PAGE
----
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Q: MITOCHONDRIA ( No Answer,   2 Comments )
Category: Science > Biology
Asked by: katnpal1-ga
List Price: $2.00
Posted: 10 Sep 2006 15:44 PDT
Expires: 10 Oct 2006 15:44 PDT
Question ID: 763968
When did the mitochondia and the chloroplast become nuclei?
There is no answer at this time.

From: mikewa-ga on 11 Sep 2006 04:30 PDT
They didn't. I think you have misinterpreted something here. Are you
asking about mt and cp DNA, or are you interested in the transfer of
their genes to the cell's nucleus?
From: aldebaran10-ga on 19 Sep 2006 13:59 PDT
If you mean become organelles than this question is simple. The
earliest cells, prokaryotes (bateria, archaea) performed their energy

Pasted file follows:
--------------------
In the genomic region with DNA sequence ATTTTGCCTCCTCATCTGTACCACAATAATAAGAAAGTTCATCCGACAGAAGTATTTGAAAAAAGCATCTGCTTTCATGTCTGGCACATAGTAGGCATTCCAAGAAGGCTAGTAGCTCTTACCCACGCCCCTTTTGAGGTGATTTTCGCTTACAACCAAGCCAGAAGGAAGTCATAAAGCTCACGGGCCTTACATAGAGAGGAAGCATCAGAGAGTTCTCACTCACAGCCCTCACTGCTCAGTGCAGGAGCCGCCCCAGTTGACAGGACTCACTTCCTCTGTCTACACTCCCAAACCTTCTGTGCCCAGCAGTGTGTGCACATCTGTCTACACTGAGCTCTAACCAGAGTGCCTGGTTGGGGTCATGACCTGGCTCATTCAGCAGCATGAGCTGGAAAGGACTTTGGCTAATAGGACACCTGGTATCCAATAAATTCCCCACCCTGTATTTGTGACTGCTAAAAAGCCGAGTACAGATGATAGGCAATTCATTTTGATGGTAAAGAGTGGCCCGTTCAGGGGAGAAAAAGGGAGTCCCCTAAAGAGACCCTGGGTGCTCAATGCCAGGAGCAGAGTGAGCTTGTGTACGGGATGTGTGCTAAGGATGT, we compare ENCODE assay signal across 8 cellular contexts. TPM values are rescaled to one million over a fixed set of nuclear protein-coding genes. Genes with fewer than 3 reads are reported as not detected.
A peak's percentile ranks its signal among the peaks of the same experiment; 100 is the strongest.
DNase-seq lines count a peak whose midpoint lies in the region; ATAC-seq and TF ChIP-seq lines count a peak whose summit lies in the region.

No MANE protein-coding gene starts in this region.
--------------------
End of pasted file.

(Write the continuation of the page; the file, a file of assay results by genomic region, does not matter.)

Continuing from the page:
making tasks through glycolysis, a simple conversion of glucose to
pyruvate with a relatively small ATP yield. However as evolution took
its course, eukaryotes evolved and worked mostly the same way. The
endosymbiotic theory states that one of these early eukaryotes
consumed a prokaryote that was able to further process the products of
glycolysis and produce more energy. The same is true of chloroplasts
and flagellae.

Evolution continued and these prokaryotes developed on their own
(mitochondira have seperate DNA from the host cell) additions and the
process we know as the Krebs Cycle was formed.

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